The new year always prompts us to take stock of our lives and plan to be better versions of ourselves. It’s this self-examination that leads so many of us to make New Year’s resolutions, but the statistics on achieving these goals make for sobering reading.

Research shows* that around half of adults will make these resolutions, but fewer than 10% of them will manage to keep them for more than a couple of months. The top resolutions are to lose weight, exercise more, quit a bad habit or save more money. But we fail to keep these promises to ourselves, often because we aim far too high, assume that it will be easier than it is, or try to change everything all at once.

So this year, let’s focus on fixing our finances and do it in a way that works.

1.     Be realistic.
No one can start saving more money for vacations, contribute (more) to your retirement plan, and spend less on non-necessities all at once. You’ll be miserable and quickly give up on all the goals. Instead of such sweeping change, focus on one goal and then subdivide that goal into short-term changes. For example, contributing more to your 401k sounds like a simple resolution, but planning for retirement is actually a complex undertaking with a number of steps.

2.    Don’t forget about debt
When you examine your finances for any reason, the first thing you should look at is your debt. There are ways to restructure debt to make it more manageable, for example, by transferring credit card debt to a 0% balance transfer card. However, sometimes it’s passive management that allows debt to accumulate and stops you from increasing your savings. Raising the amount you pay off above the minimum will help to tackle the debt, especially if you don’t change that amount. For example, $50 a month may only be $1 more than the minimum right now, but as interest payments come down, it will become $2, $5 and then $10 more. Don’t decide how much you must pay—pay the amount you can afford to pay and then keep paying it until the card is paid off. Then, put the same amount into your savings. You’ve never had that money, so you won’t miss it.

3.    Plan regular reviews

The new year always feels like the right time to make changes, but don’t limit your financial planning to an annual thing. Work out your budget and see how much you can contribute to savings and investments right now. Then plan a schedule for reviewing this contribution. Don’t only make adjustments when you get a raise or next new year, look at your budget every three to six months to see what’s working and what isn’t.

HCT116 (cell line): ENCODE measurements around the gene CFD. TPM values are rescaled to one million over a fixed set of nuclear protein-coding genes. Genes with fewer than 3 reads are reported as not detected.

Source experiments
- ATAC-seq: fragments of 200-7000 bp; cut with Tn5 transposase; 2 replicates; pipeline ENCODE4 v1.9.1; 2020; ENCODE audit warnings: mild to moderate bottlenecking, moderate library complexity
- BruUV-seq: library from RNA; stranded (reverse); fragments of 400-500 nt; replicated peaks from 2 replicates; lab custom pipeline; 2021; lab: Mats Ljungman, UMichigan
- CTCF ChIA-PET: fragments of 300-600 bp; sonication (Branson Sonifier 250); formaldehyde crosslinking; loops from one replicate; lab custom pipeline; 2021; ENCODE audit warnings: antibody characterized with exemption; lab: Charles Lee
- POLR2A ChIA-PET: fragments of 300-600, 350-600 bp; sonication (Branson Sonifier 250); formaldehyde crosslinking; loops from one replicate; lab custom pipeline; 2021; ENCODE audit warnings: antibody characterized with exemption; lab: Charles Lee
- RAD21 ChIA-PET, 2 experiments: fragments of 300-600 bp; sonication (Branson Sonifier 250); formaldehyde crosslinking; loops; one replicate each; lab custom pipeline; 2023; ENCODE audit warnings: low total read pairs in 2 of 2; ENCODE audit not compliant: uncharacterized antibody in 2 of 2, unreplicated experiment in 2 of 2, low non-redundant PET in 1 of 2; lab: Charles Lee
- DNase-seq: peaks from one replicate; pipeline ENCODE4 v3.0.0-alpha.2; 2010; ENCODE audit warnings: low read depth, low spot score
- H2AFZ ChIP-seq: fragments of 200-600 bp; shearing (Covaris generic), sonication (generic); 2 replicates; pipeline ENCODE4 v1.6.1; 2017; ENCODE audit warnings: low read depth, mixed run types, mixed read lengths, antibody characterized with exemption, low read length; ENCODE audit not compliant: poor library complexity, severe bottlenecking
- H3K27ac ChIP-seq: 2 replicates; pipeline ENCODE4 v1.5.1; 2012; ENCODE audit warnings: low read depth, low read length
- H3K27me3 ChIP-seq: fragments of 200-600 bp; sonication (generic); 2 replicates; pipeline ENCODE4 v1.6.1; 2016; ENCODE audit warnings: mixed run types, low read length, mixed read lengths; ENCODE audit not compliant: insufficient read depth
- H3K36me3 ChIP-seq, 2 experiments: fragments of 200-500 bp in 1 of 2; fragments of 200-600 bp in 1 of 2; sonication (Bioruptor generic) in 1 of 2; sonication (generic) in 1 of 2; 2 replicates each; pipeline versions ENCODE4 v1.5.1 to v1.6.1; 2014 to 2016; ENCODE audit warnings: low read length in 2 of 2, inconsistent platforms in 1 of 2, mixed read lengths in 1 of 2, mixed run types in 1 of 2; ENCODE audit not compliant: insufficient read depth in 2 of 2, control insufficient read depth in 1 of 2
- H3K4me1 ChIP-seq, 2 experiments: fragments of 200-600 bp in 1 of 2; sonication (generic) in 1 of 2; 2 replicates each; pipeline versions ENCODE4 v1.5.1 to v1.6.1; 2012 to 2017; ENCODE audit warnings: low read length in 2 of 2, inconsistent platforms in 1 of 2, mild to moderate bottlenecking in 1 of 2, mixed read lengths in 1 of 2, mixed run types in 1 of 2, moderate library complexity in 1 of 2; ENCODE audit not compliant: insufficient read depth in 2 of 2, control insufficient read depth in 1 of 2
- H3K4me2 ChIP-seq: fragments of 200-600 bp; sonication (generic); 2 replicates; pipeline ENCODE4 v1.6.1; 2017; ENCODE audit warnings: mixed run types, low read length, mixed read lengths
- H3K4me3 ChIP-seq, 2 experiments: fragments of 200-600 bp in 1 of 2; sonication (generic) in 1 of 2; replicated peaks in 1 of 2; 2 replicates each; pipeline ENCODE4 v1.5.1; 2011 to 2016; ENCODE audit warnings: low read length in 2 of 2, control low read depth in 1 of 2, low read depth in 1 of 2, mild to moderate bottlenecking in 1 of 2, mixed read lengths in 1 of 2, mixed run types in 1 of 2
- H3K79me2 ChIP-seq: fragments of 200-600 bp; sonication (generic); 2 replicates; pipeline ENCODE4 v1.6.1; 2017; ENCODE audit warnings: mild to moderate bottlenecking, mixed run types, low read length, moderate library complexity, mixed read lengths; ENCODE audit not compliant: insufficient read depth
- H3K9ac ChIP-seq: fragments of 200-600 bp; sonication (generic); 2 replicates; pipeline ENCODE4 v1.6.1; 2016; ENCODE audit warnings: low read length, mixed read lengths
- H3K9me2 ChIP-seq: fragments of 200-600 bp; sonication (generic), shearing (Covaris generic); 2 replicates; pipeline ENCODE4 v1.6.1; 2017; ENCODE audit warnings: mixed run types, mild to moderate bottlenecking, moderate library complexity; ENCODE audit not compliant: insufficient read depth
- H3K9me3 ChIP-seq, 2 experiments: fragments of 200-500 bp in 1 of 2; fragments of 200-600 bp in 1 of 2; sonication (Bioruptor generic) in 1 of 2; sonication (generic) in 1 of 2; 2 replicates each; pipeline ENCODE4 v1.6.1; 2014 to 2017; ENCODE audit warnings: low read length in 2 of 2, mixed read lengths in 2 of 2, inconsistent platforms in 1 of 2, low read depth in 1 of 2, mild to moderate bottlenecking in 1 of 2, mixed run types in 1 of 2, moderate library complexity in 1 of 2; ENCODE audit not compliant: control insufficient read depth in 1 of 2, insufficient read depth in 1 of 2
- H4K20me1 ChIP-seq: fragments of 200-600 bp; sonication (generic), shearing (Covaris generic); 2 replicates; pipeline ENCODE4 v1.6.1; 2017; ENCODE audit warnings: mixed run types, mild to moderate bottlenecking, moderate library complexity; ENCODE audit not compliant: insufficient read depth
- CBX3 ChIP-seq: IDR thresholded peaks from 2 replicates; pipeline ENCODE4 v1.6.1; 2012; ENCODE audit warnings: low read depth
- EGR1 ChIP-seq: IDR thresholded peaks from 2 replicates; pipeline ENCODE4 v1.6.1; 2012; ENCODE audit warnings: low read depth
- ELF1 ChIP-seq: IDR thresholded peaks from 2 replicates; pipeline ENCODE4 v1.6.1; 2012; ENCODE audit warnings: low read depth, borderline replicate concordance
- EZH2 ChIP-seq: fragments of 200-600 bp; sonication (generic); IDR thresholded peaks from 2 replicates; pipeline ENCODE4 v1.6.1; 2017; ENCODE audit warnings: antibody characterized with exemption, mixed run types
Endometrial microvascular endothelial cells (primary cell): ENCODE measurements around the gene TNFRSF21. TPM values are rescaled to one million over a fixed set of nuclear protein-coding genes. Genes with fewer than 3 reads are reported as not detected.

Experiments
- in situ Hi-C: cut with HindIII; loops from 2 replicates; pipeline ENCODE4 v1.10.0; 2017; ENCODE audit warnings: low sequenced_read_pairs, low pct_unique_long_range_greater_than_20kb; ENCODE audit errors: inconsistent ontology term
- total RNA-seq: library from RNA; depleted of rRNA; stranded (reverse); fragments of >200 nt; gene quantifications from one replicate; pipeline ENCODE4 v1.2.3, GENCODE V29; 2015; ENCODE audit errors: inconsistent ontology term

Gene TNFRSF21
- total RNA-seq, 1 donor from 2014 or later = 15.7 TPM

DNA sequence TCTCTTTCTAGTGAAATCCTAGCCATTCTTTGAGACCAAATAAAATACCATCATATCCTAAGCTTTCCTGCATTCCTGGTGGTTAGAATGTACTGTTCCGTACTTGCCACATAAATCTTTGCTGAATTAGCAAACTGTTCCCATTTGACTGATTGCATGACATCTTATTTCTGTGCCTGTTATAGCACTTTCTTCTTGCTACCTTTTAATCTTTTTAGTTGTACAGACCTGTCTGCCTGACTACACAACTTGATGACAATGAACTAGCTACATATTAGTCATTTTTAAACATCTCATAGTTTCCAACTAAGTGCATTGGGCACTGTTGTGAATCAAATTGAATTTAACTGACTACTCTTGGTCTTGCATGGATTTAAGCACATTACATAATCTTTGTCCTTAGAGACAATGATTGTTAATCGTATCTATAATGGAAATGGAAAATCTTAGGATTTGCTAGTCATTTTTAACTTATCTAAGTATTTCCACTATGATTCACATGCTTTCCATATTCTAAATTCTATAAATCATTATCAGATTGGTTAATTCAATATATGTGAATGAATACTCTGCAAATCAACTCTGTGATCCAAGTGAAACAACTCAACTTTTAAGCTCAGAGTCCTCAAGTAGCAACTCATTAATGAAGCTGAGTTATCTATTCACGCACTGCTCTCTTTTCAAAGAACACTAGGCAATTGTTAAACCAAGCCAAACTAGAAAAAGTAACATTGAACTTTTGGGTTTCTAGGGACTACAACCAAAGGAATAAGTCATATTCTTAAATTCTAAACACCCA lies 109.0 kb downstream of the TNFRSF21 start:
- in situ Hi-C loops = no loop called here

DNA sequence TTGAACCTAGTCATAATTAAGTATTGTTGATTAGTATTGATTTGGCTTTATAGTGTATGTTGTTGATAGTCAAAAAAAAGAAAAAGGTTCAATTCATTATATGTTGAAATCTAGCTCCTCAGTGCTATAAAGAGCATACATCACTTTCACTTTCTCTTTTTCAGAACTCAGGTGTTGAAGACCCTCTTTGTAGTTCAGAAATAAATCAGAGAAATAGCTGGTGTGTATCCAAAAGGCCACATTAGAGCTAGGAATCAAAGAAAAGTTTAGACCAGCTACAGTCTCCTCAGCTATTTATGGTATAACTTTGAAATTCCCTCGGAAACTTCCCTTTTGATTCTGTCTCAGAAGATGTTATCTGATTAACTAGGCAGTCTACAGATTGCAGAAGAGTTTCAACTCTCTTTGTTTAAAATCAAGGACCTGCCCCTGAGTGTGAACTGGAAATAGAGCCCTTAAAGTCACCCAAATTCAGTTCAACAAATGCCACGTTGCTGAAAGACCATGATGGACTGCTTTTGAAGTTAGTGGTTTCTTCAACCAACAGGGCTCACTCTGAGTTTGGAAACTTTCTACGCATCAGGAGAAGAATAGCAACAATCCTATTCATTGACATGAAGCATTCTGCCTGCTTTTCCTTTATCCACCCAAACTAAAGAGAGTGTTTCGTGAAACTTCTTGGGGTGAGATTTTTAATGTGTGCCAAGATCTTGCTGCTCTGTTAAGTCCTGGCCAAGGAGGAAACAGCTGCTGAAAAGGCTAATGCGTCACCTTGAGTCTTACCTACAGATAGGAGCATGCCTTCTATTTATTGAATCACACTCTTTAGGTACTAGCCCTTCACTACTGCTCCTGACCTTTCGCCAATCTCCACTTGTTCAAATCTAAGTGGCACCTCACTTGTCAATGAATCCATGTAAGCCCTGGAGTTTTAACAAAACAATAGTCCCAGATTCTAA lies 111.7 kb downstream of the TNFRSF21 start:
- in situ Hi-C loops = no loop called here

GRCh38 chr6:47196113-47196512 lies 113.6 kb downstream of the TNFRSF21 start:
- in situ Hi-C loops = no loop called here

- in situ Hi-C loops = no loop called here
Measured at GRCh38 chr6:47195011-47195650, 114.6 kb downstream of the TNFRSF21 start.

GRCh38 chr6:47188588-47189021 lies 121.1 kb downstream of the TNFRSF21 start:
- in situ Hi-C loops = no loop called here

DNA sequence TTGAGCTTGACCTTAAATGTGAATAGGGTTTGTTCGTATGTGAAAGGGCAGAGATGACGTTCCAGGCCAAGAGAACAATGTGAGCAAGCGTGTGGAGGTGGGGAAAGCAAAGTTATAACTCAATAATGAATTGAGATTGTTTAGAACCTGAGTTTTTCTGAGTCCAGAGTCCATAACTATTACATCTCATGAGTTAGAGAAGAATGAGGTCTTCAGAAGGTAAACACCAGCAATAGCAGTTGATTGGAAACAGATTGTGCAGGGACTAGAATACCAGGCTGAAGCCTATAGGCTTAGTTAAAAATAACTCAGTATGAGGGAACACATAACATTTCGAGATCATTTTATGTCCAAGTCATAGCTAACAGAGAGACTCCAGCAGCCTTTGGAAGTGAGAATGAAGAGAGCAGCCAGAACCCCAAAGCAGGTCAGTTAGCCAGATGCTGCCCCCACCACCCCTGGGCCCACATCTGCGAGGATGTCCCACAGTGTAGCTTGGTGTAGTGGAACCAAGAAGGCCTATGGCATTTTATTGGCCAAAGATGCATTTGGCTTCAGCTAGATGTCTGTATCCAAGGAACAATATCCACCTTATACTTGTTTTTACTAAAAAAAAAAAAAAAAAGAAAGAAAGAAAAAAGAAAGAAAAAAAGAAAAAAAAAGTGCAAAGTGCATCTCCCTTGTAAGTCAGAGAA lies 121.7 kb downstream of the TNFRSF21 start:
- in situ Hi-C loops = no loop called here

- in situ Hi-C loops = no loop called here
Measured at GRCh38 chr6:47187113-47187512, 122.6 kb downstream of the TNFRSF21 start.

4.    Make a sensible spending plan

Whether it’s saving for retirement or for your next vacation, there’s no point in an overly rigid approach that takes all the fun out of life. The type of budget that says you can’t spend money on anything non-essential until a certain goal is reached may help you to that goal. But you won’t be able to sustain it as a long-term budget and you’ll end up in a cycle of (metaphorical) binging and dieting. Instead, allocate a part of your budget for your goals and another sum for the fun stuff too. You’ll enjoy the money all the more when you’re “allowed” to spend it.

5.    Expect the unexpected

Life throws the unexpected at you, none of us were expecting to spend almost the last two years of our lives in the middle of a global pandemic.  You can find that money you saved for your next holiday goes toward a new furnace or a hefty car repair bill. Financially smart people have money set aside for rainy day emergencies and invest in protecting against more devastating crises. Losing your job or enduring long-term illness will have a huge impact on your finances, but it can be mitigated by savings pots and adequate protection in place.

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Media contact
Sara Sefcovic
New York Life Insurance Company
(212) 576-4499

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*US News and World Reports , Dec. 29, 2015